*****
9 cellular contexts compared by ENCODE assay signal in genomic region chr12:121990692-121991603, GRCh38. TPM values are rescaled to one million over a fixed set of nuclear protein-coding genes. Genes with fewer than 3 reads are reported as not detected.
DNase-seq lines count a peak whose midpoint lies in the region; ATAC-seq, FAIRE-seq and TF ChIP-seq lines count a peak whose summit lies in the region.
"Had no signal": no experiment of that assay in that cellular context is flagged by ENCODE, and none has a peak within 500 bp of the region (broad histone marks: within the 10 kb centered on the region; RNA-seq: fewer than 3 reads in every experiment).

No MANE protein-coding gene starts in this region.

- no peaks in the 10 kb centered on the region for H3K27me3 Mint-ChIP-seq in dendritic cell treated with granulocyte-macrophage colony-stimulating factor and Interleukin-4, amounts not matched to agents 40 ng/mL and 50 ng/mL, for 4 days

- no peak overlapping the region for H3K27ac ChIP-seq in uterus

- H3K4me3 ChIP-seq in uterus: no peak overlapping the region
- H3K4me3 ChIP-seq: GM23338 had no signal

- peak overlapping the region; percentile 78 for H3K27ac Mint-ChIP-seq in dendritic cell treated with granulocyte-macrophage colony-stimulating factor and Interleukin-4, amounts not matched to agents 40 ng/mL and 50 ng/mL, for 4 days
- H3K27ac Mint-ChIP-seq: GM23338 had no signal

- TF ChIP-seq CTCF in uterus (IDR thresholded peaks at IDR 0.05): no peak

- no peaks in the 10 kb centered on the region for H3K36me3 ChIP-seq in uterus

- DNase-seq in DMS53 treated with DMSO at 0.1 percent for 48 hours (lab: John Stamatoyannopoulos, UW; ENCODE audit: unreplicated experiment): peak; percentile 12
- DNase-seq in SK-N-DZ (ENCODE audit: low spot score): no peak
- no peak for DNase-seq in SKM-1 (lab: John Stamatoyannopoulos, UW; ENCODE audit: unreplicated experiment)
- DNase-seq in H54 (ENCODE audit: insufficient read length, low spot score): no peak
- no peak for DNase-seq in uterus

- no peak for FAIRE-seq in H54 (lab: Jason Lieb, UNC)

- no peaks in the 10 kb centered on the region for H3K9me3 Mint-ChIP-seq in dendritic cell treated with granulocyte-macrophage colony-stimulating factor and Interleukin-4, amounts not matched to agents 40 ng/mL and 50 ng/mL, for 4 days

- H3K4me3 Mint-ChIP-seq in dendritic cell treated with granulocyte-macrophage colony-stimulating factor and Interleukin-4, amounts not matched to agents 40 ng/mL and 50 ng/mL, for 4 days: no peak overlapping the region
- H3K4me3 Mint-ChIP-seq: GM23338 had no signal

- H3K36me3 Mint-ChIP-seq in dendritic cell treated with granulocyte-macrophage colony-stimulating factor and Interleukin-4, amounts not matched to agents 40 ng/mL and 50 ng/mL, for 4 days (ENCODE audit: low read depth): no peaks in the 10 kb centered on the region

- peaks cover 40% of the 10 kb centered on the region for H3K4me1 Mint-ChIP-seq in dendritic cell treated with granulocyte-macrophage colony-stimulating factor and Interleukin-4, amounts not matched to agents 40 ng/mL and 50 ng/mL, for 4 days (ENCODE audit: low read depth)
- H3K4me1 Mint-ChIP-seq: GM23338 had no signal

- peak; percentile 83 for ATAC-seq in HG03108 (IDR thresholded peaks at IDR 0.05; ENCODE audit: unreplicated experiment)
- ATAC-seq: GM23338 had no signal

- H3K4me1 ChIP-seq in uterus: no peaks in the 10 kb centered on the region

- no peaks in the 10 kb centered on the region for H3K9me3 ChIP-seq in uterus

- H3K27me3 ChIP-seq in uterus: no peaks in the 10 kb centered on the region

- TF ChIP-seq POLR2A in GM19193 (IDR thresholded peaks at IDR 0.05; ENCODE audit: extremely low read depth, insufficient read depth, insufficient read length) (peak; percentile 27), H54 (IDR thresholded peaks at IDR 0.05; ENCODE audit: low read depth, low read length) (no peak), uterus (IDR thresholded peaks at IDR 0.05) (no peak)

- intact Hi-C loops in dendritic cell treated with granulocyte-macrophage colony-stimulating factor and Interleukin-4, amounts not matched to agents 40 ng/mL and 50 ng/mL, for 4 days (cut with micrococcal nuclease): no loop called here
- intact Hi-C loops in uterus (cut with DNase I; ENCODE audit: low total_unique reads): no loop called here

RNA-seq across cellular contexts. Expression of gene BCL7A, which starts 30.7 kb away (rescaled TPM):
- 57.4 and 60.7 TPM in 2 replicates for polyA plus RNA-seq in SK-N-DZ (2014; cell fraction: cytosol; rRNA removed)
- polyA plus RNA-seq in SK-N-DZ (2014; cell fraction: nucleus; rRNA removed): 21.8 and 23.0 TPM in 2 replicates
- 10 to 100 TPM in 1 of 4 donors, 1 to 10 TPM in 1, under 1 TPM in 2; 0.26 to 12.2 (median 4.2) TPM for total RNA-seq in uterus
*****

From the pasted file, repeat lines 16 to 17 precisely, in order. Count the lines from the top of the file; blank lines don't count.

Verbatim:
- DNase-seq in H54 (ENCODE audit: insufficient read length, low spot score): no peak
- no peak for DNase-seq in uterus